This article will explore Medicaid expansion during COVID-19. We all know that COVID has uprooted our lives. Telehealth is the new post-COVID norm, whereas it was in infancy pre-COVID. Perhaps the pandemic has spurred on Medicaid expansion as well.
I would be remiss if I did not mention that increased practice of telehealth and Medicaid expansion also increases the likelihood for Recovery Audit Contractor (RAC) and Medicare Administrative Contractor (MAC) audits. Everyone has more patients, and more ways to serve those patients, which is great.
COVID has made telehealth an overnight success. Computers are now as essential as cars, Internet access as well. If a coffee shop doesn’t have wi-fi, how many people go? COVID has also been the catalyst for Medicaid expansion.
COVID has caused more people to qualify for Medicaid without expansion. With expansion, the numbers skyrocket. COVID also spurred three states to expand their Medicaid programs. These were states that most people did not believe would expand: Missouri did so on Aug. 4, and Oklahoma followed suit on June 30, 2020, effective July 1, 2021. The vote was close in the Sooner State. Based on the final unofficial count, the measure passed with just over a 6,000-vote margin – less than one full percentage point.
Medicaid enrollment is expected to continue to rise steeply, as the nation’s unemployment rate remains high during the public health emergency (PHE), and many are at risk of losing employer-based health insurance. For example, Missouri’s Medicaid enrollment has already grown 8.8 percent, from 848,048 in February to 923,048 at the end of June, according to the Georgetown University Health Policy Institute’s Center for Children and Families.
In total, 12 states have not expanded Medicaid, including some considerably populous ones in North Carolina, Florida, and Texas. Thirty-nine States, plus the District of Columbia, have expanded Medicaid. Herein lie certain key points on the social determinants of health (SDoH) – COVID has exacerbated inequalities, including rising income inequality, joblessness, and pressure from hospitals in economic turmoil.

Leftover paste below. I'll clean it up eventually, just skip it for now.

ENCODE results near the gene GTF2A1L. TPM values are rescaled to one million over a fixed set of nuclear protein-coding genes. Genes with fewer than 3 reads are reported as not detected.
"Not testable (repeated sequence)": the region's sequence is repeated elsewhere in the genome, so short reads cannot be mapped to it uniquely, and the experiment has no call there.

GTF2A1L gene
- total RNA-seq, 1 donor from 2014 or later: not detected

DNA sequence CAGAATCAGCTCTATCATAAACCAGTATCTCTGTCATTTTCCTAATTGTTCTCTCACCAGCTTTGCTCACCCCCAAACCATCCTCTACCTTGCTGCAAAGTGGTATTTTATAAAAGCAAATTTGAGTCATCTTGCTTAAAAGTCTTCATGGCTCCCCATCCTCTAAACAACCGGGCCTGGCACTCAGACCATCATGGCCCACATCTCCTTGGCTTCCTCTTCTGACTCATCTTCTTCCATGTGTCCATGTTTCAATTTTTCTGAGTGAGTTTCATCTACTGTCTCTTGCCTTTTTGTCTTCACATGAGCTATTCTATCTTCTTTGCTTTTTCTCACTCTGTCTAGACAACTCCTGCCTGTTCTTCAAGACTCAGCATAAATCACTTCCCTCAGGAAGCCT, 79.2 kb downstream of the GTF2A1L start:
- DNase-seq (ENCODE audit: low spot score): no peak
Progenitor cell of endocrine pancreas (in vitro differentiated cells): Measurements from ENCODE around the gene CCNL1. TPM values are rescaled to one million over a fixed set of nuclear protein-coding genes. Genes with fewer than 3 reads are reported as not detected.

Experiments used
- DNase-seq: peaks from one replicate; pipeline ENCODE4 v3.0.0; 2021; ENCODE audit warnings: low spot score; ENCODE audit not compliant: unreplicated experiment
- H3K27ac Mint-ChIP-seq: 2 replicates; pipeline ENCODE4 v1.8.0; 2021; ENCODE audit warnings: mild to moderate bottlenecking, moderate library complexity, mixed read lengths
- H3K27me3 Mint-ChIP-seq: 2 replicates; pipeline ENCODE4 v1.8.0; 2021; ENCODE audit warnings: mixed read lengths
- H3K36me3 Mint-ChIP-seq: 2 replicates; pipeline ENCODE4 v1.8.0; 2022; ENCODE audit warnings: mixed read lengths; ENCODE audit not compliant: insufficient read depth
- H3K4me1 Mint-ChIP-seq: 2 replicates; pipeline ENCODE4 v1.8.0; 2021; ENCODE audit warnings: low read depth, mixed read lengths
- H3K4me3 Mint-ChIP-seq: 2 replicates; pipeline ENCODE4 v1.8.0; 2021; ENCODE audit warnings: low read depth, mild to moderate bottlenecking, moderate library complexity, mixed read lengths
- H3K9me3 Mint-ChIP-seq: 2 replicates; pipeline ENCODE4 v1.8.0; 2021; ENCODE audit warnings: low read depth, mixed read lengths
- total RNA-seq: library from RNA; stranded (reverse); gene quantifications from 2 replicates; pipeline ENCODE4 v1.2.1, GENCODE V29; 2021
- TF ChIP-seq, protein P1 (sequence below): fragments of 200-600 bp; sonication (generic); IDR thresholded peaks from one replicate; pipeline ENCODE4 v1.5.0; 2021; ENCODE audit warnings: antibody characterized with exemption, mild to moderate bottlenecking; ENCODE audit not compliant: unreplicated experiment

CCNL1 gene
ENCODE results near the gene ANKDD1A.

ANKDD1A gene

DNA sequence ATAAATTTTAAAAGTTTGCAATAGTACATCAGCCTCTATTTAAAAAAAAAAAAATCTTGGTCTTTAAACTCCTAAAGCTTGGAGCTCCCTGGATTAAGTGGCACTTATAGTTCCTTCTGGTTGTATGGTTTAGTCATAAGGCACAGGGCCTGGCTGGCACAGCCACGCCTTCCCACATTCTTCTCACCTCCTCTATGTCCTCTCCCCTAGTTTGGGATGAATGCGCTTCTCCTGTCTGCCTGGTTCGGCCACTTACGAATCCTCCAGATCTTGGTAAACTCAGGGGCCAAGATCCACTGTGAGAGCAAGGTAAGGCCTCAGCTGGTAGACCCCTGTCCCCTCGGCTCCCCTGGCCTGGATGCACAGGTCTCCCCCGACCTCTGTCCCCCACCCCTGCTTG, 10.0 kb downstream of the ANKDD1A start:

During the shutdown, telehealth accounted for more than 40 percent of primary care visits for patients with traditional Medicare, up from a tiny 0.1 percent before the PHE. Data shows that 60 percent of psychiatric consults took place by telehealth in that time.
During the ongoing PHE, the administration temporarily waived Medicare’s restrictions, so enrollees anywhere could use telemedicine. Patients could connect from home. Making such changes permanent would require legislation from Congress, but there is bipartisan interest.
Payments and alleged overpayments for telehealth and future RAC and MAC audits will be sticky obstacles. For now, Medicare is paying clinicians on par with virtual and in-person visits. This rate equality is also called rate parity. Fraud-busters – or RAC and MAC auditors – agree. The parity may not always exist. You can expect Medicaid to generally follow Medicare’s path.
Since the general use of telehealth is so new, we don’t have a real sense of where huge risks lie, although we can make educated guesses. For instance, if the rate parity between telehealth and physical exams should change, I foresee a plethora of RAC and MAC audits.
More Medicaid expansion means even more telehealth, because there are more users. In essence, Medicaid expansion goes hand in hand with expansion of telehealth. It’s the new norm: virtual physicians, government insurance…are flying cars next?